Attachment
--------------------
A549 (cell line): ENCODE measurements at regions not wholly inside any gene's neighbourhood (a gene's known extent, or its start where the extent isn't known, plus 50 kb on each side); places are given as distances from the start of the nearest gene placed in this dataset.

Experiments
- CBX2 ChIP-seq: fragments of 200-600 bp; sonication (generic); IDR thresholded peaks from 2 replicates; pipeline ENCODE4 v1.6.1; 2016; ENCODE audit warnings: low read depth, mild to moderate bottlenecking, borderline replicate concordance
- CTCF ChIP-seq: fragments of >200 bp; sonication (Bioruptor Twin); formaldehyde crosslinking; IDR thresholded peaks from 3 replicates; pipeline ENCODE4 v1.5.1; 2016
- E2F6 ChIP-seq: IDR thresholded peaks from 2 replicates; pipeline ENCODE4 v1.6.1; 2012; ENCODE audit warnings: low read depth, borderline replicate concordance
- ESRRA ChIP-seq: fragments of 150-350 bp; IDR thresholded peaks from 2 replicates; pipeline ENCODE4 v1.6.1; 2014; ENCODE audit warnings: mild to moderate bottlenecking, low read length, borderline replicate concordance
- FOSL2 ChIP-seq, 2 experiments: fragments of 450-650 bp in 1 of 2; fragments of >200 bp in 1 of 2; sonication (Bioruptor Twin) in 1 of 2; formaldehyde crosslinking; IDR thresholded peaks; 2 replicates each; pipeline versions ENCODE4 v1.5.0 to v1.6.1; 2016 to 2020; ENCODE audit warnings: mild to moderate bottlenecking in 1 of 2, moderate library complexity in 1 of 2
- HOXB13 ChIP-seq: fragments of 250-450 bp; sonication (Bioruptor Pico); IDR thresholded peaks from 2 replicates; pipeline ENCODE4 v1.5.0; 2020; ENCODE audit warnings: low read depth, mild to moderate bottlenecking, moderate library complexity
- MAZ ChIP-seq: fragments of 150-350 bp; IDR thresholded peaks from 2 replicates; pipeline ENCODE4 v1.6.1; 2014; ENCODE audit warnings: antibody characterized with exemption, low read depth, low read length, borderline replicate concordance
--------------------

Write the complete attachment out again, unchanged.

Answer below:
A549 (cell line): ENCODE measurements at regions not wholly inside any gene's neighbourhood (a gene's known extent, or its start where the extent isn't known, plus 50 kb on each side); places are given as distances from the start of the nearest gene placed in this dataset.

Experiments
- CBX2 ChIP-seq: fragments of 200-600 bp; sonication (generic); IDR thresholded peaks from 2 replicates; pipeline ENCODE4 v1.6.1; 2016; ENCODE audit warnings: low read depth, mild to moderate bottlenecking, borderline replicate concordance
- CTCF ChIP-seq: fragments of >200 bp; sonication (Bioruptor Twin); formaldehyde crosslinking; IDR thresholded peaks from 3 replicates; pipeline ENCODE4 v1.5.1; 2016
- E2F6 ChIP-seq: IDR thresholded peaks from 2 replicates; pipeline ENCODE4 v1.6.1; 2012; ENCODE audit warnings: low read depth, borderline replicate concordance
- ESRRA ChIP-seq: fragments of 150-350 bp; IDR thresholded peaks from 2 replicates; pipeline ENCODE4 v1.6.1; 2014; ENCODE audit warnings: mild to moderate bottlenecking, low read length, borderline replicate concordance
- FOSL2 ChIP-seq, 2 experiments: fragments of 450-650 bp in 1 of 2; fragments of >200 bp in 1 of 2; sonication (Bioruptor Twin) in 1 of 2; formaldehyde crosslinking; IDR thresholded peaks; 2 replicates each; pipeline versions ENCODE4 v1.5.0 to v1.6.1; 2016 to 2020; ENCODE audit warnings: mild to moderate bottlenecking in 1 of 2, moderate library complexity in 1 of 2
- HOXB13 ChIP-seq: fragments of 250-450 bp; sonication (Bioruptor Pico); IDR thresholded peaks from 2 replicates; pipeline ENCODE4 v1.5.0; 2020; ENCODE audit warnings: low read depth, mild to moderate bottlenecking, moderate library complexity
- MAZ ChIP-seq: fragments of 150-350 bp; IDR thresholded peaks from 2 replicates; pipeline ENCODE4 v1.6.1; 2014; ENCODE audit warnings: antibody characterized with exemption, low read depth, low read length, borderline replicate concordance